Grant had jumped in his Ford Falcon to escape while “everything was on fire,” but he was quickly blinded as he drove. “It was pitch black. The only light was from the flames,” he said. His car hit a tree, and he was forced to jump out as it caught alight.
He dived into a nearby dam, submerging himself in water for an hour and holding onto a wooden platform to shield himself from the wind. “I put my head under and stayed alive,” he said.
At the end of the day his Falcon – “a beautiful car” – lies burnt off the road, its tyres and windows melted and paint stripped, but all Grant can think about is the fact he’s safe and the house he built himself in the 90s still stands, protected by sprinklers on the roof.
But not everyone was as lucky, and residents along the stretch of highway were reeling from shock on Tuesday as they or their neighbours lost lifelong homes.
Batemans Bay was clouded in thick orange smoke just before midday, with visibility reduced to metres and spot fires beginning around houses, as holidaymakers tried to escape from the burning South Coast.
Residents of Tomakin, further down the coast, put out spot fires with buckets and waited anxiously on street corners to hear if their houses had withstood the flames or their loved ones were safe, as cut power lines and phone reception prevented communication in the area for much of the day.
The six local stores that once welcomed visitors to the town of Mogo were razed by fire. A resident of 41 years, Will, was watching from his front porch nearby as his neighbour Les’ two cars blew up in front of him about 6am Tuesday morning.
“Then the embers blew towards us. It was that dark we thought it was night time,” he said.
He and his sister Sheree defended their house, but their neighbours’ homes succumbed to the flames. Dozens of Mogo’s houses were still smouldering as burnt-out trees and powerlines fell onto the town’s roads in the afternoon.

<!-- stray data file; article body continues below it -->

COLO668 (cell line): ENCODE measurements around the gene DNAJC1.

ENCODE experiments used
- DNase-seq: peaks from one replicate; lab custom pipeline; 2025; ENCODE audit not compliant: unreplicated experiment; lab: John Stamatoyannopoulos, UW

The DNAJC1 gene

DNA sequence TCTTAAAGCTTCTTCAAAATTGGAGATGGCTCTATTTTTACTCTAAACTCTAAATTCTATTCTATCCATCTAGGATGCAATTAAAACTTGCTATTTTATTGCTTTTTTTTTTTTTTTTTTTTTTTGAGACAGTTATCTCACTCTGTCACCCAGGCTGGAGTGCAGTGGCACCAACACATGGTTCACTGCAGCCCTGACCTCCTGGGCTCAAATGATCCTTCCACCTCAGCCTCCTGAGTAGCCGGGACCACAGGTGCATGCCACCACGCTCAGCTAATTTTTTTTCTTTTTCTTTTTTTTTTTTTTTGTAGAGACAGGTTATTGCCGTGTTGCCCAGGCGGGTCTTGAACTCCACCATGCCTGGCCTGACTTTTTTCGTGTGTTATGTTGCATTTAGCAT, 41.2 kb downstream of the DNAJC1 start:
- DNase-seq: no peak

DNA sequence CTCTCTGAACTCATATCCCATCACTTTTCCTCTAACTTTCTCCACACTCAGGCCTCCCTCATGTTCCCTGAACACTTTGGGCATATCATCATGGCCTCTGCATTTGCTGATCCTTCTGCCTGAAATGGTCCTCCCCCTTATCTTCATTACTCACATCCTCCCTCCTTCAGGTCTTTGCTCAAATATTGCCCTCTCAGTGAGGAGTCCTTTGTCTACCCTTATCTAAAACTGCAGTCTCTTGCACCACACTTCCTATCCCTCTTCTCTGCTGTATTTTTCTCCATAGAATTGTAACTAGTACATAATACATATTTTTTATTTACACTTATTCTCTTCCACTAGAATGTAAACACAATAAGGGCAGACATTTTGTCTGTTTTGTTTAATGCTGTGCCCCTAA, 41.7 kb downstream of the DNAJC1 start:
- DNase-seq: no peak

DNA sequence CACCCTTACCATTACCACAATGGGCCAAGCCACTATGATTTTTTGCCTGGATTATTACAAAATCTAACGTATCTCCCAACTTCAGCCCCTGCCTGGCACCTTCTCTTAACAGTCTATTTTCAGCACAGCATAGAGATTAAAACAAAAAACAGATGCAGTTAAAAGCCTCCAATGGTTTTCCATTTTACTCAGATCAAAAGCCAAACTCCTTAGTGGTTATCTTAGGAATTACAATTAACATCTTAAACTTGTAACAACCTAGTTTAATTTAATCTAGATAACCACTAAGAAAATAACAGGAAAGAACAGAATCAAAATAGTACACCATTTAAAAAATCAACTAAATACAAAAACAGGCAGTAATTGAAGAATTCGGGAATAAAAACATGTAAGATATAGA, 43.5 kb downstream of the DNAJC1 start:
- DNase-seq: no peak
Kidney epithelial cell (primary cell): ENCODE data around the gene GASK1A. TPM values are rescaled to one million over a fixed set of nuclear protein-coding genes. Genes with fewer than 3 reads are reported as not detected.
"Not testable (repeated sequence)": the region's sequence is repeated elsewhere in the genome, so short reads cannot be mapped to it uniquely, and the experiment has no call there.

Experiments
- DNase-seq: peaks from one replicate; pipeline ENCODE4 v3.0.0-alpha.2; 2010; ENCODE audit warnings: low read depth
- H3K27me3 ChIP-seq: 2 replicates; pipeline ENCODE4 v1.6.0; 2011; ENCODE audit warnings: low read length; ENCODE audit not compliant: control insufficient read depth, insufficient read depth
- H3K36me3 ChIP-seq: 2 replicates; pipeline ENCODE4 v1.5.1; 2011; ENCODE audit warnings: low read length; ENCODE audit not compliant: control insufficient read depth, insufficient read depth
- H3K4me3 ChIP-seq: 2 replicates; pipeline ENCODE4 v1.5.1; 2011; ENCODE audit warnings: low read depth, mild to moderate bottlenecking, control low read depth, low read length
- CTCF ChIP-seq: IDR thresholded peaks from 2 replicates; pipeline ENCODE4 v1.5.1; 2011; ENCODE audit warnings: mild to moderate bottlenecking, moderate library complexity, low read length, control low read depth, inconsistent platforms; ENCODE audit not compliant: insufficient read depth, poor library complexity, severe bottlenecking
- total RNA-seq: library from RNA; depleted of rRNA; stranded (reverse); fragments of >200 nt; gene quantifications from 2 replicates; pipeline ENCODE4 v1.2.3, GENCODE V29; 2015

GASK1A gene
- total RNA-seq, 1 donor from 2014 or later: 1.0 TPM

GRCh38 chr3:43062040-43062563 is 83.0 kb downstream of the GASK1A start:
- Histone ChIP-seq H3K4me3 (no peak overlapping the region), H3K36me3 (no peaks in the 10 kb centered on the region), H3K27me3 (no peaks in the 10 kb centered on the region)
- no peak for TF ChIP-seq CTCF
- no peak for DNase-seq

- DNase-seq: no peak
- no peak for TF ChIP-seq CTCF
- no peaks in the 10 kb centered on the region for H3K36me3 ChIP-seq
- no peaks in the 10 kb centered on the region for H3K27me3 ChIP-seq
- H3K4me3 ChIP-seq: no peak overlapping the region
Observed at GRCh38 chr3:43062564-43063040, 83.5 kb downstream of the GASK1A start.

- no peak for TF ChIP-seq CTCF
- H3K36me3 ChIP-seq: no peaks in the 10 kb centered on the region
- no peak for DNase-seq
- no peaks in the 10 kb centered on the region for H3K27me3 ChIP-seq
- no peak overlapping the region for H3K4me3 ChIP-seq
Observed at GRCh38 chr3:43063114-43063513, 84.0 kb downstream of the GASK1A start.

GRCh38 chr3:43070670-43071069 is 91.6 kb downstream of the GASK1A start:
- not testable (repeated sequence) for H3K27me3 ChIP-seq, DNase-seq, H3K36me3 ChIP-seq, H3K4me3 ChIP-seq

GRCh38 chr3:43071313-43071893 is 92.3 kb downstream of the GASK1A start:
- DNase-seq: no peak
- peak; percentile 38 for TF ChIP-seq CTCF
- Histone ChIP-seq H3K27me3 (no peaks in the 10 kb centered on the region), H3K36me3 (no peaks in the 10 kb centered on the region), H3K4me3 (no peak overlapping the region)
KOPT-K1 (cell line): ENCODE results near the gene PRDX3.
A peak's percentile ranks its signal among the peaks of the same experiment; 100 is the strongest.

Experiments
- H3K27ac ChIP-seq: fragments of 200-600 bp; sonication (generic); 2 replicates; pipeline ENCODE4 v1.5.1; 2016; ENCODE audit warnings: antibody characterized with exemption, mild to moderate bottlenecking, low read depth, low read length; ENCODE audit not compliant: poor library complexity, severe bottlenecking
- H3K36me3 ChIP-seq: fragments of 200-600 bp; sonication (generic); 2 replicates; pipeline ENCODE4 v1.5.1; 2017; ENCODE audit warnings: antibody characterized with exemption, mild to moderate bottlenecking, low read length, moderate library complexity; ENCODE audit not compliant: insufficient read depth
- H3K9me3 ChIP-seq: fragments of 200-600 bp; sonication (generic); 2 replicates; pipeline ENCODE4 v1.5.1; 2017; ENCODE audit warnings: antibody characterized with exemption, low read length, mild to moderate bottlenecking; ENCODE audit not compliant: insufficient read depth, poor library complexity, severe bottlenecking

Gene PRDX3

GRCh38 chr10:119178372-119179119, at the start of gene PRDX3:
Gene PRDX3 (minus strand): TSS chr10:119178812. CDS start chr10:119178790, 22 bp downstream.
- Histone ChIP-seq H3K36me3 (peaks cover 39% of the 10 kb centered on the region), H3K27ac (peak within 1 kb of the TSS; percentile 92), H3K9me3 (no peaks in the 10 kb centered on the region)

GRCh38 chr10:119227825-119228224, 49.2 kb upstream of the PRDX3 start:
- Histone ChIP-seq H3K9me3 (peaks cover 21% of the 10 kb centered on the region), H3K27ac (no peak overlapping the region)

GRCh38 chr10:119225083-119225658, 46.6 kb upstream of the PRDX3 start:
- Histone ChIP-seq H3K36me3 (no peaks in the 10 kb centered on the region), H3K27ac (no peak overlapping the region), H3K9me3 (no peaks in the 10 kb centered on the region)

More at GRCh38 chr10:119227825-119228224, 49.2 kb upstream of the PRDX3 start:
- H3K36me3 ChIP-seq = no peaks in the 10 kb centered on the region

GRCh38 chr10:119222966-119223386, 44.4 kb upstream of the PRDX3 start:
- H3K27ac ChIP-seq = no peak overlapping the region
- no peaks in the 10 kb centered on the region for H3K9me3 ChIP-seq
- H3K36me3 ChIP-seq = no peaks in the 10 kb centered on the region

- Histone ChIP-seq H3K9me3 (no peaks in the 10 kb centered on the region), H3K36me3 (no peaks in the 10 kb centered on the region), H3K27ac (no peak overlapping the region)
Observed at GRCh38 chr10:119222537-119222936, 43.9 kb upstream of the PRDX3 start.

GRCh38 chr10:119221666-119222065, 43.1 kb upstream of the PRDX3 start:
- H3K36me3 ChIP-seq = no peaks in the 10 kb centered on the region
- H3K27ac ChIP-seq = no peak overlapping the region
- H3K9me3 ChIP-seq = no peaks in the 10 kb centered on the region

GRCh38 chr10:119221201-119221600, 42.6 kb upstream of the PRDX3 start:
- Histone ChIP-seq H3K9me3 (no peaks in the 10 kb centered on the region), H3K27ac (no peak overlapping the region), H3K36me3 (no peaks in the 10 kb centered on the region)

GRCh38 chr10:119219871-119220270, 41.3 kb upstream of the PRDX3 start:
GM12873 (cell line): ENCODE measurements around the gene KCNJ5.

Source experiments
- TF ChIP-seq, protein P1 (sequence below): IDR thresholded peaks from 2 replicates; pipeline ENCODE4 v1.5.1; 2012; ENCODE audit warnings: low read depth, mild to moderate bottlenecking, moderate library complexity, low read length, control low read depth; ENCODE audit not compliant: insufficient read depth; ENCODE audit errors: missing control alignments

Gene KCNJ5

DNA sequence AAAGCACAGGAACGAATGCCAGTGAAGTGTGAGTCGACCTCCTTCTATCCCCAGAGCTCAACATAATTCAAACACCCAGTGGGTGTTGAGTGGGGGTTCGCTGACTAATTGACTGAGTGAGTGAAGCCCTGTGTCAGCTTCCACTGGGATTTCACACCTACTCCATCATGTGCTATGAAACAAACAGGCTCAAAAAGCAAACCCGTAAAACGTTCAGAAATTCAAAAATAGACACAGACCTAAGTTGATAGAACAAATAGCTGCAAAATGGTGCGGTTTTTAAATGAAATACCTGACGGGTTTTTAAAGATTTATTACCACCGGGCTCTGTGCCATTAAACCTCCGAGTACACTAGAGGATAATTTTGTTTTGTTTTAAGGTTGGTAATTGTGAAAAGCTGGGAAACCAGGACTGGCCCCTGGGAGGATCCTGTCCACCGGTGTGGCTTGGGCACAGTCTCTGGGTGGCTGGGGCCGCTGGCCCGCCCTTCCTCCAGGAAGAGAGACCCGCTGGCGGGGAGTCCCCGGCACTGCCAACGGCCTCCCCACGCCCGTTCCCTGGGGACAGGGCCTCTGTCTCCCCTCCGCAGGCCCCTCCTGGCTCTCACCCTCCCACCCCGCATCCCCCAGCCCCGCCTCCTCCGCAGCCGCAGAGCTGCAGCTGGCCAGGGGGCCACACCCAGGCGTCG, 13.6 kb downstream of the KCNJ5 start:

Sheree has been fearful of flames since she was in a house fire 20 years ago. “[Today] was the scariest thing I’ve ever had to deal with,” she said.
“It will give you nightmares. I’ve never prayed so hard in all my life.”
Mogo’s former fire chief Michael Zeigler spent the day spotting his house as his father’s next door went up in flames. He went into the burning structure to look for his dad, 92, who had been “too stubborn” to leave but couldn’t find him.
“At one point I collapsed and could only stick the hose on the fire,” he said.
He held his head when he found out that neighbours, Brian and Keith Nye, had persuaded his father to evacuate and he was safe at an evacuation centre.
Brian Nye said the man “wasn’t going to leave, he’s lived here for 70 years, so we saved his life”.
But the father and son, who are members of the local Aboriginal Land Council, were furious at the devastation wrought on their home town and that the army had not been brought in weeks ago.
“We’ve lived up here all our lives never seen anything like this,” Keith said.
“There was no reason for it to be a catastrophe like this. This could have been avoided. They knew this fire was in trouble a month ago.”
Local councillor Paul Sims said the same as he monitored the industrial area in south Batemans Bay, watching business owners attempt to fight black smoke plumes rising out of their stores and warehouses.
“This will hit the town hard. We’re built around tourism, but bookings are cancelled and it’s going to have a real big impact on the town. Why isn’t every available man in the army reserve here fighting?”
Natassia is a journalist for The Sydney Morning Herald.
James Brickwood is a photographer at The Sydney Morning Herald